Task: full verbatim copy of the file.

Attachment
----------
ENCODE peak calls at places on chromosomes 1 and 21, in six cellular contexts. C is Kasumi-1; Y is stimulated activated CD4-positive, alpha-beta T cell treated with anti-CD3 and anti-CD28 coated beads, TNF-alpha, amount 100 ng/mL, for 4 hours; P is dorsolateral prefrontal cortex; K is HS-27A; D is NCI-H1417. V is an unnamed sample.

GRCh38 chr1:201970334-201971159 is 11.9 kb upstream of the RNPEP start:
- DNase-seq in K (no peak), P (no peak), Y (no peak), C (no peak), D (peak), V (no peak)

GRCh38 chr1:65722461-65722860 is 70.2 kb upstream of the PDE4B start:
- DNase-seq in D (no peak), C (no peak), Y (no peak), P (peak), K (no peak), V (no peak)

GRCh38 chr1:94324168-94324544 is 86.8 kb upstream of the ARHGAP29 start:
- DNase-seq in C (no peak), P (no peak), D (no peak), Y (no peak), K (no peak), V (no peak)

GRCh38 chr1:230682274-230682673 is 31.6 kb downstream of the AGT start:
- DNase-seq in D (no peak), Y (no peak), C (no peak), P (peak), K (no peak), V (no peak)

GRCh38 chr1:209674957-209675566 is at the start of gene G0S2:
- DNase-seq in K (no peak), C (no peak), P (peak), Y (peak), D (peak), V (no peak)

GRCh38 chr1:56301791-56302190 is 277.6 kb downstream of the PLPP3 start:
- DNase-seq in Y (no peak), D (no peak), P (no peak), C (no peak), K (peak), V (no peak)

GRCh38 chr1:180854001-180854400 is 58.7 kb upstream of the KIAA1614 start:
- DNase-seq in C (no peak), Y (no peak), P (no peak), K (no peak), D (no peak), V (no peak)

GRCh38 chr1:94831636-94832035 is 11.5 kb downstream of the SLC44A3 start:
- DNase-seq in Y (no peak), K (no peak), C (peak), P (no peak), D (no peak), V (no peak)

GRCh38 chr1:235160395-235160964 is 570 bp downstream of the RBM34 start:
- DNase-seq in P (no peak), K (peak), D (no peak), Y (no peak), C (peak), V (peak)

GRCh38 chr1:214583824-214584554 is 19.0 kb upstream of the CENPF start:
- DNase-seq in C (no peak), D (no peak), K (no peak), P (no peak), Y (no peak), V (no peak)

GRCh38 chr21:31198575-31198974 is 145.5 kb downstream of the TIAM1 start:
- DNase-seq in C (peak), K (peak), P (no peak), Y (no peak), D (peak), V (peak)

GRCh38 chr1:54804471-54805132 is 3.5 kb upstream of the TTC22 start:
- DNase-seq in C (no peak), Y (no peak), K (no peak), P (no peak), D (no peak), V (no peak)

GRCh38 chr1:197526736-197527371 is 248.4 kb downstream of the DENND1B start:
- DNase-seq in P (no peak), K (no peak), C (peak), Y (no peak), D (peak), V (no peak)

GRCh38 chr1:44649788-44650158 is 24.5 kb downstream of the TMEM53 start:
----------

ENCODE peak calls at places on chromosomes 1 and 21, in six cellular contexts. C is Kasumi-1; Y is stimulated activated CD4-positive, alpha-beta T cell treated with anti-CD3 and anti-CD28 coated beads, TNF-alpha, amount 100 ng/mL, for 4 hours; P is dorsolateral prefrontal cortex; K is HS-27A; D is NCI-H1417. V is an unnamed sample.

GRCh38 chr1:201970334-201971159 is 11.9 kb upstream of the RNPEP start:
- DNase-seq in K (no peak), P (no peak), Y (no peak), C (no peak), D (peak), V (no peak)

GRCh38 chr1:65722461-65722860 is 70.2 kb upstream of the PDE4B start:
- DNase-seq in D (no peak), C (no peak), Y (no peak), P (peak), K (no peak), V (no peak)

GRCh38 chr1:94324168-94324544 is 86.8 kb upstream of the ARHGAP29 start:
- DNase-seq in C (no peak), P (no peak), D (no peak), Y (no peak), K (no peak), V (no peak)

GRCh38 chr1:230682274-230682673 is 31.6 kb downstream of the AGT start:
- DNase-seq in D (no peak), Y (no peak), C (no peak), P (peak), K (no peak), V (no peak)

GRCh38 chr1:209674957-209675566 is at the start of gene G0S2:
- DNase-seq in K (no peak), C (no peak), P (peak), Y (peak), D (peak), V (no peak)

GRCh38 chr1:56301791-56302190 is 277.6 kb downstream of the PLPP3 start:
- DNase-seq in Y (no peak), D (no peak), P (no peak), C (no peak), K (peak), V (no peak)

GRCh38 chr1:180854001-180854400 is 58.7 kb upstream of the KIAA1614 start:
- DNase-seq in C (no peak), Y (no peak), P (no peak), K (no peak), D (no peak), V (no peak)

GRCh38 chr1:94831636-94832035 is 11.5 kb downstream of the SLC44A3 start:
- DNase-seq in Y (no peak), K (no peak), C (peak), P (no peak), D (no peak), V (no peak)

GRCh38 chr1:235160395-235160964 is 570 bp downstream of the RBM34 start:
- DNase-seq in P (no peak), K (peak), D (no peak), Y (no peak), C (peak), V (peak)

GRCh38 chr1:214583824-214584554 is 19.0 kb upstream of the CENPF start:
- DNase-seq in C (no peak), D (no peak), K (no peak), P (no peak), Y (no peak), V (no peak)

GRCh38 chr21:31198575-31198974 is 145.5 kb downstream of the TIAM1 start:
- DNase-seq in C (peak), K (peak), P (no peak), Y (no peak), D (peak), V (peak)

GRCh38 chr1:54804471-54805132 is 3.5 kb upstream of the TTC22 start:
- DNase-seq in C (no peak), Y (no peak), K (no peak), P (no peak), D (no peak), V (no peak)

GRCh38 chr1:197526736-197527371 is 248.4 kb downstream of the DENND1B start:
- DNase-seq in P (no peak), K (no peak), C (peak), Y (no peak), D (peak), V (no peak)

GRCh38 chr1:44649788-44650158 is 24.5 kb downstream of the TMEM53 start: